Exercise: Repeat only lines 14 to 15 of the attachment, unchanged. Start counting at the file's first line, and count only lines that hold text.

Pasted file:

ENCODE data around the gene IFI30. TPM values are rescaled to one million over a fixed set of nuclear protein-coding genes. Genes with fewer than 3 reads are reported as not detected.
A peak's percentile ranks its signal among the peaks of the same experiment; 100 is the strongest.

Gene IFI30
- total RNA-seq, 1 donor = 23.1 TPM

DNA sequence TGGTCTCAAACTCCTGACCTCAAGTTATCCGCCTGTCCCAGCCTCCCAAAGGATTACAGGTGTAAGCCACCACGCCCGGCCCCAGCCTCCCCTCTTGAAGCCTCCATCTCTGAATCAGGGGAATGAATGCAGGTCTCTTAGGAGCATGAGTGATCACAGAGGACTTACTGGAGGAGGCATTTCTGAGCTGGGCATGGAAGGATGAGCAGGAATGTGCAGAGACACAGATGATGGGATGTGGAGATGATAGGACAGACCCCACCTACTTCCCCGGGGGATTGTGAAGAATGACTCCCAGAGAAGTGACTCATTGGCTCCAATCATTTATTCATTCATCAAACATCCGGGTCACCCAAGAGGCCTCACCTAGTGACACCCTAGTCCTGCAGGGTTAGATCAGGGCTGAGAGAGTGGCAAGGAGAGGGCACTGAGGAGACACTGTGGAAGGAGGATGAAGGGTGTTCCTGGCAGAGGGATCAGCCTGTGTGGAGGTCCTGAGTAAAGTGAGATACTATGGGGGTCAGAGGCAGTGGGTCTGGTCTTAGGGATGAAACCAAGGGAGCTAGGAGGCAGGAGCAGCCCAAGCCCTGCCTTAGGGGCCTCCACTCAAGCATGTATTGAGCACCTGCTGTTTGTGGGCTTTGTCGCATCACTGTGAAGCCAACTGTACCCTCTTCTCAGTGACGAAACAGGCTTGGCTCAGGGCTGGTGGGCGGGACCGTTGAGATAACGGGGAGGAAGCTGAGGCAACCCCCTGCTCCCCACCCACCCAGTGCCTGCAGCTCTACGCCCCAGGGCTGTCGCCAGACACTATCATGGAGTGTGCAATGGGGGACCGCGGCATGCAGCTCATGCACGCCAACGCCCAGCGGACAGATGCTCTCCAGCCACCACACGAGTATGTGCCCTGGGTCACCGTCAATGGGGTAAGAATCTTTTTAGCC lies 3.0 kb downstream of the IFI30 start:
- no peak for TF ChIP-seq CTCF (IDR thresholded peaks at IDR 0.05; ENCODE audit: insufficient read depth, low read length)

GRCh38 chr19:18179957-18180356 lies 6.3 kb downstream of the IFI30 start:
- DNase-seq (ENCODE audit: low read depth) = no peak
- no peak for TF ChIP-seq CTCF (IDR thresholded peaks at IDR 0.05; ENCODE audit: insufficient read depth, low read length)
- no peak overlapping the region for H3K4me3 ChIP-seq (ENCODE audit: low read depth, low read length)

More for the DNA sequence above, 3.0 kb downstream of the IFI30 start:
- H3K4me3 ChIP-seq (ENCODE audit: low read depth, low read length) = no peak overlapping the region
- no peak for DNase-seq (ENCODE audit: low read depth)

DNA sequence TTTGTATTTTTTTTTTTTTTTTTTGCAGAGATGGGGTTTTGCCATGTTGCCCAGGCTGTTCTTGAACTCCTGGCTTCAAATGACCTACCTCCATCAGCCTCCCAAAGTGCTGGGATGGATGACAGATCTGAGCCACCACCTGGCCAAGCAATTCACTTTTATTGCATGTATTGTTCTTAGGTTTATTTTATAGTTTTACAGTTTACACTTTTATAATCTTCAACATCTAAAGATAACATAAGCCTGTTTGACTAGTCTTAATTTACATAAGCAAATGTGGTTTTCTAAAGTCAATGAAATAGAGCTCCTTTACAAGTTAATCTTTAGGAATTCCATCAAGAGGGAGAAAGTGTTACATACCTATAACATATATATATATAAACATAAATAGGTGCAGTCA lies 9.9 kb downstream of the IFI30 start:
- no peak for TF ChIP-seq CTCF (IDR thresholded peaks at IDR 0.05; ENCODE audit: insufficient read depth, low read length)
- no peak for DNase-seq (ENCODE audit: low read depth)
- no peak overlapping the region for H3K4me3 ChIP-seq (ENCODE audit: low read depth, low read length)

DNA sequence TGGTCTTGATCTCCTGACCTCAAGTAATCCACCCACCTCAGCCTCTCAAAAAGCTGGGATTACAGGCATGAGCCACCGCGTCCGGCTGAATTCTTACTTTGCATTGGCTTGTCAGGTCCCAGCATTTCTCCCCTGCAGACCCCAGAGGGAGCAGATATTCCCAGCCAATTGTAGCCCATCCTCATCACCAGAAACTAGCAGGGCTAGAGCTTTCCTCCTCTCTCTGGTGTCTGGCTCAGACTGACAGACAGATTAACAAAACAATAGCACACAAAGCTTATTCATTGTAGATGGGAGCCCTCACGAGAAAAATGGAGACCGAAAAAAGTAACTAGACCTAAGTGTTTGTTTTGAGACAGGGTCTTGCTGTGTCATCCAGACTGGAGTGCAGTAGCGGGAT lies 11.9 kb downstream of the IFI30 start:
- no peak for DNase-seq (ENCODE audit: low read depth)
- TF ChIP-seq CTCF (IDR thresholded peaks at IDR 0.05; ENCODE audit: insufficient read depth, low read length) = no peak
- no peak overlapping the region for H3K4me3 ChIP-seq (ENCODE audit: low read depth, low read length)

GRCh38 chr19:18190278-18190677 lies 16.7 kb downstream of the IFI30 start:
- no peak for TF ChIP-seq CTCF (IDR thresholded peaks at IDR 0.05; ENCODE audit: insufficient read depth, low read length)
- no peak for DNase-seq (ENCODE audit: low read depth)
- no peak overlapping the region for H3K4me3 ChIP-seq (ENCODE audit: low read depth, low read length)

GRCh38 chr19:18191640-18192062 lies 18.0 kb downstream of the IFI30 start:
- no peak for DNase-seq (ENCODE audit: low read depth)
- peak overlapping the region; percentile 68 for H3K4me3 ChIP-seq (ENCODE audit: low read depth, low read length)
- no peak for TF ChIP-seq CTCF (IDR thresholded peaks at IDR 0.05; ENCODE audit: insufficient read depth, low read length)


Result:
DNA sequence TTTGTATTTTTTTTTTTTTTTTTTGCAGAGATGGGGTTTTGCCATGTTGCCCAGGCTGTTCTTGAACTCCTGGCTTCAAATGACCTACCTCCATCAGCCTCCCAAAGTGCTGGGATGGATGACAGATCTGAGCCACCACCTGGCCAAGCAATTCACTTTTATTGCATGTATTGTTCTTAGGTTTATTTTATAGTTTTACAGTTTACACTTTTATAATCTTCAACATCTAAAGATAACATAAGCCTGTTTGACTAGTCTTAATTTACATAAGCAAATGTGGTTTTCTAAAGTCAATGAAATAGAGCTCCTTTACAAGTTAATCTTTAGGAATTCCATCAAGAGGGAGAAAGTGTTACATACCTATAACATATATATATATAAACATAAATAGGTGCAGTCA lies 9.9 kb downstream of the IFI30 start:
- no peak for TF ChIP-seq CTCF (IDR thresholded peaks at IDR 0.05; ENCODE audit: insufficient read depth, low read length)